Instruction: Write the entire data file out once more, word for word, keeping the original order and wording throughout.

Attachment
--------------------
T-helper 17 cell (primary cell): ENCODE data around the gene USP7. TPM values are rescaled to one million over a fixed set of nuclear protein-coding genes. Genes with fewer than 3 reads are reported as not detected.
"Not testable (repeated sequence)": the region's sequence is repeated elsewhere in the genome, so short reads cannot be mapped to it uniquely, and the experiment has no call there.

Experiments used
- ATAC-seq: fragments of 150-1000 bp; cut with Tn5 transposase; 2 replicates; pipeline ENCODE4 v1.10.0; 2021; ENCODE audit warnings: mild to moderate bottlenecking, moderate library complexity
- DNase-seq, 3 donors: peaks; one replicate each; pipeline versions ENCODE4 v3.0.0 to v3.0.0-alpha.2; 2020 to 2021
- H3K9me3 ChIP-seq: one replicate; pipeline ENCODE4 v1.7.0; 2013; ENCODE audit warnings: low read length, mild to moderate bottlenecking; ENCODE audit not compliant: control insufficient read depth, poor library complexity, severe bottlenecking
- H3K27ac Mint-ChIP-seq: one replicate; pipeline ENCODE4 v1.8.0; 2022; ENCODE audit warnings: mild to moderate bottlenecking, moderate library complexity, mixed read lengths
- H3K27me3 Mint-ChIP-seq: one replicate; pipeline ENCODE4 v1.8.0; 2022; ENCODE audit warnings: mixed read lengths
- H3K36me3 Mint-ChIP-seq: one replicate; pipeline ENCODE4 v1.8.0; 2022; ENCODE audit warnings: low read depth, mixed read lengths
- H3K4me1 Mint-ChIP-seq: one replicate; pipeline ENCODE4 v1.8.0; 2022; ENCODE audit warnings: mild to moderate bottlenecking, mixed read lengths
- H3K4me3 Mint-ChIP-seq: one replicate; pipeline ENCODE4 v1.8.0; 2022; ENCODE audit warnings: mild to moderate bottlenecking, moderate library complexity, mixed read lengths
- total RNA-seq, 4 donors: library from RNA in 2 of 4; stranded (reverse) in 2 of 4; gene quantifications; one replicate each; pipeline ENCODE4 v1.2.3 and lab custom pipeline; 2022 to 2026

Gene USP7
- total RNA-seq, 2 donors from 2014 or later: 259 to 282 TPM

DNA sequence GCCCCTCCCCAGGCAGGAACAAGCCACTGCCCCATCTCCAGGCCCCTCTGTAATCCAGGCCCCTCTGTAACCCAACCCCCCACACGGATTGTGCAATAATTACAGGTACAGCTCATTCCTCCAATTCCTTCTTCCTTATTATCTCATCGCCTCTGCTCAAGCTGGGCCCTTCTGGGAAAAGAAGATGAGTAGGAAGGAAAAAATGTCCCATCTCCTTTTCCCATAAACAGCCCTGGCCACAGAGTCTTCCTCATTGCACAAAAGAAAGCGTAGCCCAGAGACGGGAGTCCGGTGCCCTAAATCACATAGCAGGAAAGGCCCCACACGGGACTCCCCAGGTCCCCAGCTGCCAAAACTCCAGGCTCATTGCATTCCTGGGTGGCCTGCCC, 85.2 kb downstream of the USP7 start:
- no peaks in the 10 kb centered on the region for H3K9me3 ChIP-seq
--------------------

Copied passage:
T-helper 17 cell (primary cell): ENCODE data around the gene USP7. TPM values are rescaled to one million over a fixed set of nuclear protein-coding genes. Genes with fewer than 3 reads are reported as not detected.
"Not testable (repeated sequence)": the region's sequence is repeated elsewhere in the genome, so short reads cannot be mapped to it uniquely, and the experiment has no call there.

Experiments used
- ATAC-seq: fragments of 150-1000 bp; cut with Tn5 transposase; 2 replicates; pipeline ENCODE4 v1.10.0; 2021; ENCODE audit warnings: mild to moderate bottlenecking, moderate library complexity
- DNase-seq, 3 donors: peaks; one replicate each; pipeline versions ENCODE4 v3.0.0 to v3.0.0-alpha.2; 2020 to 2021
- H3K9me3 ChIP-seq: one replicate; pipeline ENCODE4 v1.7.0; 2013; ENCODE audit warnings: low read length, mild to moderate bottlenecking; ENCODE audit not compliant: control insufficient read depth, poor library complexity, severe bottlenecking
- H3K27ac Mint-ChIP-seq: one replicate; pipeline ENCODE4 v1.8.0; 2022; ENCODE audit warnings: mild to moderate bottlenecking, moderate library complexity, mixed read lengths
- H3K27me3 Mint-ChIP-seq: one replicate; pipeline ENCODE4 v1.8.0; 2022; ENCODE audit warnings: mixed read lengths
- H3K36me3 Mint-ChIP-seq: one replicate; pipeline ENCODE4 v1.8.0; 2022; ENCODE audit warnings: low read depth, mixed read lengths
- H3K4me1 Mint-ChIP-seq: one replicate; pipeline ENCODE4 v1.8.0; 2022; ENCODE audit warnings: mild to moderate bottlenecking, mixed read lengths
- H3K4me3 Mint-ChIP-seq: one replicate; pipeline ENCODE4 v1.8.0; 2022; ENCODE audit warnings: mild to moderate bottlenecking, moderate library complexity, mixed read lengths
- total RNA-seq, 4 donors: library from RNA in 2 of 4; stranded (reverse) in 2 of 4; gene quantifications; one replicate each; pipeline ENCODE4 v1.2.3 and lab custom pipeline; 2022 to 2026

Gene USP7
- total RNA-seq, 2 donors from 2014 or later: 259 to 282 TPM

DNA sequence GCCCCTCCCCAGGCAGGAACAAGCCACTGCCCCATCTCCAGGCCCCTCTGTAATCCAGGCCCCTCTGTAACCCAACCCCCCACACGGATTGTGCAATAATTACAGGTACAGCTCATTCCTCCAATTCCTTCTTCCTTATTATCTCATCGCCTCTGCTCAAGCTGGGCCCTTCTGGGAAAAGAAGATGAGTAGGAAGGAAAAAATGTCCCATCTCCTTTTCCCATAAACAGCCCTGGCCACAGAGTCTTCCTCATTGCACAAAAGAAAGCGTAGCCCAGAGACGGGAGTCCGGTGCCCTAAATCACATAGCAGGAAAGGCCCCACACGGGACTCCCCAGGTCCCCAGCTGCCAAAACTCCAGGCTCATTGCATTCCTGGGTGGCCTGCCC, 85.2 kb downstream of the USP7 start:
- no peaks in the 10 kb centered on the region for H3K9me3 ChIP-seq